In addition, we find, for the reasons stated in Department of the Navy, that the preamble, along with Article 5, Section 1 of the MLA, does not constitute a "zipper clause" that relieved the Respondent of its obligation to give notice or to bargain with the Union. See 39 FLRA at 1069 n.5. Accordingly, we find, in agreement with the Judge, that the Respondent violated the Statute by refusing the Union's request to bargain on the impact and implementation of management's decision to detail employees and reassign work.

B. Respondent's Failure to Notify the Union Violated the Statute

Although a waiver of a union's statutory right may be established by past practice, the waiver must be clear and unmistakable. The mere failure to request bargaining with regard to past management actions, without more, does not extinguish the right to require bargaining when a further management action occurs. Department of the Navy, 39 FLRA at 1066. The Authority has also held that, where action taken by management differs from previous action, a union's failure to request bargaining as to the earlier action is not a basis for finding a waiver by acquiescence. See, for example, U.S. Department of Agriculture, Food Safety and Inspection Service and American Federation of Government Employees, National Joint Council of Food Inspection Locals, 41 FLRA 654, 660 (1991).

The Judge found that the Union was aware of past details and transfers of work and did not demand notice. However, the record shows that the past details of which the Union was aware involved transfers of individual employees and were "normally for 29 days or less." Judge's Decision at 5. The record also shows that "[o]n one occasion when a shop was reorganized due to closing down work . . . management notified and bargained with the Union on the matter." Id. at n.5. We find that in the circumstances of this case, where the details involved a group of employees and the details lasted for periods substantially longer than 29 days, the Union did not clearly and unmistakably waive its right to be notified of the changes.

Having found that the Union did not waive its right to bargain over the impact and implementation of the Respondent's decision to detail employees and transfer work, we also find that the Union did not waive its right to receive prior notice of those decisions. Accordingly, we conclude that the Respondent violated section 7116(a)(1) and (5) of the Statute by detailing employees and reassigning work, without first notifying the Union and affording it an opportunity to bargain concerning the impact and implementation of the changes. We shall modify the Judge's recommended order in keeping with this decision.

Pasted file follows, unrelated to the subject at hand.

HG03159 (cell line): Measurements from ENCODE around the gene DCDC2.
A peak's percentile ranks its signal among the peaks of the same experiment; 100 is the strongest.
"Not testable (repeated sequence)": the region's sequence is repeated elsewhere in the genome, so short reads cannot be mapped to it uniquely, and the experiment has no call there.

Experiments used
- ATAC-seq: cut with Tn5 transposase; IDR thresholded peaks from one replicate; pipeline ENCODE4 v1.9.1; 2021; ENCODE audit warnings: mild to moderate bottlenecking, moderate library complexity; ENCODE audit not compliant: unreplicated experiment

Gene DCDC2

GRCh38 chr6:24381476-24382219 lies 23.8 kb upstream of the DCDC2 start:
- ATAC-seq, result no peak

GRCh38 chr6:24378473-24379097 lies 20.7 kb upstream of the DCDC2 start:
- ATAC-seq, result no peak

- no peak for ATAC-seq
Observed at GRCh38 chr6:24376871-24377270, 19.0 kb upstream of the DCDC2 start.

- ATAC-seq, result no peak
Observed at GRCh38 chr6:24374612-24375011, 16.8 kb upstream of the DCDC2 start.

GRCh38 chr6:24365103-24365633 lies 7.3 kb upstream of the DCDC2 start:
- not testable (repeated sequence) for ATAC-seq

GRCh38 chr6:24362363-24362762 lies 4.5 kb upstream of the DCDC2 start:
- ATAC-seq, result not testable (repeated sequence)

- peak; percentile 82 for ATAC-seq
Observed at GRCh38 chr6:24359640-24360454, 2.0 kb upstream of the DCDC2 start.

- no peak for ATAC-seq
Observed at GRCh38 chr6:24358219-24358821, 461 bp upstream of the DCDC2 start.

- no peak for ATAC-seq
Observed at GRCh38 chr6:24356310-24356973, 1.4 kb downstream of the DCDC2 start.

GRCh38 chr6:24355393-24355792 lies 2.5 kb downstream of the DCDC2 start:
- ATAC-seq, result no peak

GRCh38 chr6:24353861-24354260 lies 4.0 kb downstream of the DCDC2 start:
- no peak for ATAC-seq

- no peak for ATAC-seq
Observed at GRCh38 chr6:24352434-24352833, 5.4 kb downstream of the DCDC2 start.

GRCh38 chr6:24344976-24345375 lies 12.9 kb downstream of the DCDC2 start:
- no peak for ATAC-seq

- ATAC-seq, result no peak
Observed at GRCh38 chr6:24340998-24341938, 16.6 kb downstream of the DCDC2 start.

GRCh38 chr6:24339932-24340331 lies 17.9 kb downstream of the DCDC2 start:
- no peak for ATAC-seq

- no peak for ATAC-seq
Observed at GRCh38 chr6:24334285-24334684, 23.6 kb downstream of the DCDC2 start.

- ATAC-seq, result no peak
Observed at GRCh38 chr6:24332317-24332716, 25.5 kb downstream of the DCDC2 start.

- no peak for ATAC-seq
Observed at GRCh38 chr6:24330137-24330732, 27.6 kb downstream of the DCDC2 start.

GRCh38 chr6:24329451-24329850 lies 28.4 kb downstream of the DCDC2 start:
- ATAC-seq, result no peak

Finally, for the reasons stated in Internal Revenue Service, Washington, D.C., 39 FLRA 1568, 1573 (1991), we reject the Respondent's contention that the Judge improperly refused to defer the subject matter of this unfair labor practice to arbitration. In brief, when a union asserts a statutory right to bargain on the impact and implementation of a management decision, we will not dismiss the case on the ground that the matter involves differing and arguable interpretations of the negotiated agreement. See Naval Aviation Depot, Norfolk, Virginia, 39 FLRA 1597 (1991). Accordingly, it is unnecessary to address the General Counsel's contention that section 7116(d) of the Statute precludes deferral to arbitration.

VI. Order

Pursuant to section 2423.29 of the Authority's Rules and Regulations and section 7118 of the Federal Service Labor-Management Relations Statute, the U.S. Department of the Navy, Marine Corps Logistics Base, Barstow, California shall:

1. Cease and desist from:

(a) Detailing bargaining unit employees and reassigning work from one Cost Work Center to another, without first notifying the American Federation of Government Employees, Local 1482, AFL-CIO, the agent of the exclusive representative of its employees, and affording it the opportunity to bargain concerning the procedures that will be observed in implementing such details and reassignments of work, and appropriate arrangements for employees adversely affected by such actions.

(b) Refusing to bargain with the American Federation of Government Employees, Local 1482, AFL-CIO, the agent of the exclusive representative of its employees, concerning the impact and implementation of detailing bargaining unit employees to Cost Work Center 732 on or about February 2, 1989, and the reassignment of work from Cost Work Center 732 to Cost Work Center 736 beginning on or about March 20, 1989.

(c) In any like or related manner, interfering with, restraining, or coercing its employees in the exercise of the rights assured them by the Federal Service Labor-Management Relations Statute.

2. Take the following affirmative action in order to effectuate the purposes and policies of the Federal Service Labor-Management Relations Statute: